The reference stated that Arsalan had secured an overall C grade in intermediate examination, which was not sufficient to grant him admission in Bolan Medical College, in 1996. It was alleged that the then chief minister of Balochistan was approached to nominate Arsalan for admission against leftover foreign vacant seats/special seats.

According to the reference, nine years later, Arsalan was appointed as a medical officer at Institute of Public Health, Quetta, in 2005. A few days after his initial appointment, the chief minister of Balochistan passed an order, which called for Arsalan's promotion as section officer in health department.

The orders were allegedly given to the then chief secretary of Balochistan who referred the case to services and general administration department, as the authority to approval postings and transfers of secretariat staff.

Ironically, the reference also stated that in August of 2005, the ministry of interior addressed a letter to the chief secretary of Balochistan regarding Arsalan's services being required in the Federal Investigation Agency.

In September 2005, the ministry issued a notification to appoint Arsalan as an assistant director in the FIA. In the April of 2006, he was promoted to the position of deputy director in FIA. After being promoted in FIA, it is alleged that a campaign was launched to recruit Arsalan in the police service of Pakistan.

The reference mentioned that in May 2006, the ministry issued a letter to commandment National Police Academy in Islamabad to attach Arsalan for field training along with under training assistant superintendents of police.

A few days later, the ministry issued yet another letter which stated that after the completion of Arsalan's training, the services of the trainee be made available to Punjab police.

Then the prime minister's secretariat was allegedly approached to permanently induct Arsalan as an employee of the police service of Pakistan. But his permanent recruitment required an amendment in the police service of Pakistan Rules 1985, which could only be introduced through president's approval.

The reference alleged that the chief justice exerted immense pressure on the prime minister's secretariat to ensure his son's permanent induction in the police force.

The aforementioned charges, along with other cases, eventually brought about the suspension of Chaudhry in March 2007. Musharraf's action triggered an unprecedented wave of protests and resignations by lawyers and judges including that of Justice Jawwad Khwaja, who is now a part of the judges' panel in Arsalan Chaudhry's 's graft case.

As far as the most recent graft case against Arsalan is concerned, it is alleged that he had accepted Rs 300 to 400 million in bribes from Bahria Town's chief executive, Malik Riaz Hussain.

Going by Pakistani media reports based on claims made by Hussain, it is alleged that in 2009, 2010 and 2011 the tours of the CJ's family members to Britain were financed by Bahria Town.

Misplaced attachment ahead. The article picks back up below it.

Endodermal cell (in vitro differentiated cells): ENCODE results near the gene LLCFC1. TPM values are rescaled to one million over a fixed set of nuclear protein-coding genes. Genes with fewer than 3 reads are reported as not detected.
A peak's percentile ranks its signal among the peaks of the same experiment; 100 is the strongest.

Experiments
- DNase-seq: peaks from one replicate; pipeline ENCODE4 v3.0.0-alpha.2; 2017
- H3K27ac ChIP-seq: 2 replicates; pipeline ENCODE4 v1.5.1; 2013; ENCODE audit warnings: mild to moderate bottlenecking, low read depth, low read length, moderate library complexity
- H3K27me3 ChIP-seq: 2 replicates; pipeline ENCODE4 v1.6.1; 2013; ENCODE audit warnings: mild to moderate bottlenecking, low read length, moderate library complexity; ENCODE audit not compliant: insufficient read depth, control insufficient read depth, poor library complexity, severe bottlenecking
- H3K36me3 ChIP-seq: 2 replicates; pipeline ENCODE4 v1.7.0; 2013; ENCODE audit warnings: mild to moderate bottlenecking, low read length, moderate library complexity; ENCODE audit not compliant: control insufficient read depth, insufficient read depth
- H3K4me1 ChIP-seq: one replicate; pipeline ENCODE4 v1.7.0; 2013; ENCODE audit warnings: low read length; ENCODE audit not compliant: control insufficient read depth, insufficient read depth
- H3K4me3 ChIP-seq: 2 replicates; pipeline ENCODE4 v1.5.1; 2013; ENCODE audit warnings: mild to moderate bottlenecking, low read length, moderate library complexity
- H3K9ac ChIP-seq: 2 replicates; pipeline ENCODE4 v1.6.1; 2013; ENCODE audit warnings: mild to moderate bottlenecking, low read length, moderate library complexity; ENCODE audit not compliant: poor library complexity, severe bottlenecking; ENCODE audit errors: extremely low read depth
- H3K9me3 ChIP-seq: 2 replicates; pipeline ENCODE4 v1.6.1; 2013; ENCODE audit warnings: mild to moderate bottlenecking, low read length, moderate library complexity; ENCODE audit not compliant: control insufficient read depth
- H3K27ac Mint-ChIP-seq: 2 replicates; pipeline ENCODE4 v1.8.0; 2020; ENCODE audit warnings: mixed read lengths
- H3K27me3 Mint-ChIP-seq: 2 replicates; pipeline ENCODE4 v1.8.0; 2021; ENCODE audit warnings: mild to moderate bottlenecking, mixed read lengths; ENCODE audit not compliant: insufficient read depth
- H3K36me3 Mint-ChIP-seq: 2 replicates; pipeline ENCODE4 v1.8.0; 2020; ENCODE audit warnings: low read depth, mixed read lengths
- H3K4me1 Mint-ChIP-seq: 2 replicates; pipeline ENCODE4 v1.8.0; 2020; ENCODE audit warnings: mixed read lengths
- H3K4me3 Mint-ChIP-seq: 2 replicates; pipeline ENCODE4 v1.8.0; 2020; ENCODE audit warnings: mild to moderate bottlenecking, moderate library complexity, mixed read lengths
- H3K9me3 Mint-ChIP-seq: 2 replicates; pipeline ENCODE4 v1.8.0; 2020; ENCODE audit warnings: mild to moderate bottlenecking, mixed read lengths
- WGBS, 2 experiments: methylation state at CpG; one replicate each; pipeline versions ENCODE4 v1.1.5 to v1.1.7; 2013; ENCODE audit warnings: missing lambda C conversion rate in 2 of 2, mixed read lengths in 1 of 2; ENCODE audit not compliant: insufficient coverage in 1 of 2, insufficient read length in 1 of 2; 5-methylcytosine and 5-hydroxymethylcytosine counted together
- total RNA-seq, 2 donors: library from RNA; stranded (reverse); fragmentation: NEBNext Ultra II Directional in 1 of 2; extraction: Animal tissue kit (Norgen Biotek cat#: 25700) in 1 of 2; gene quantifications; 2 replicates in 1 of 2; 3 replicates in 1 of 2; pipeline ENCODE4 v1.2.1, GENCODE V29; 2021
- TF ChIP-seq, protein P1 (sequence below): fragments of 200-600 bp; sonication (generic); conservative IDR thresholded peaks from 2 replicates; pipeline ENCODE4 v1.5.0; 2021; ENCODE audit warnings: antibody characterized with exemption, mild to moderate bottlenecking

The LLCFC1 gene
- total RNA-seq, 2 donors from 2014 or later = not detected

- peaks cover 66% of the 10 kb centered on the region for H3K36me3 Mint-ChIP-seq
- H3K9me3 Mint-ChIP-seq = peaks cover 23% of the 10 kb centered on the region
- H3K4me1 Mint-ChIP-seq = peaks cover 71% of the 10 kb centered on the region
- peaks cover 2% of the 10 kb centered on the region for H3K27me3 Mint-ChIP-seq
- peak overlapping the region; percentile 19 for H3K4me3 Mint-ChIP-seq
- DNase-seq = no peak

A few journalists have also been shown the alleged record of credit card payments, made by the daughter and son-in-law of Hussain, living in London, for the extremely expensive London accommodation of Arsalan and his other family members besides paying for Arsalan's rented luxury Land Rover.

Only in one case is an apartment claimed to have been booked for the family for one month costing 40,000 pounds (Rs 7,000,000). Bahria Town sources wondered how such luxurious trips missed the attention of the chief justice.

Hussain has alleged that the CJ's family had done shopping from Harrods and even the payment there was made by his construction company. Arsalan is accused of approaching the Bahria Town boss through his friends.

Interestingly, Arsalan has denied these allegations but conceded at the same time that he is into the construction and telecommunications business for the last several years and earns reasonable profits to finance the foreign visits of his family members.

He says his business value is Rs 900 million, it has more than 400 employees and has paid Rs 2.2 million and Rs 3.2 million as tax in 2011 and 2010, respectively. One is amazed to notice that Arsalan, who was an ordinary government employee of grade 18 until recently, has suddenly become a successful businessman.

While Arsalan has strongly refuted the allegations leveled against him by Hussain, saying he has never seen the real-estate tycoon, the latter is adamant to prove his claim in the court of law when he appears before it. Malik's close associates refer to a video, showing Arsalan collecting cash on behalf of his father.

On the other hand, Arsalan says he did receive the payment in relation to a contract between Fecto Cement and Radian Power Energy.

Amid all these developments, Pakistan's leading English newspaper Dawn has suggested in its editorial not that the supreme court should form a high-level independent commission to investigate the graft charges because the facts will likely be fiendishly difficult to establish.

'Such a commission will also be expected to unravel that if Arsalan did in fact receive inducements in a bid to try and subvert the judicial process, was the chief justice, however inadvertently, a beneficiary of the proceeds that were flowing to his son who lived in the same house?

'If the supreme court really does want to draw a line under the Arsalan-Hussain affair, it must first hand the matter over to others to determine what the facts are. A clean bill of health from an independent commission will be more meaningful than one bestowed on the judiciary by the judiciary itself,' the Dawn editorial concluded.
Amir Mir in Islamabad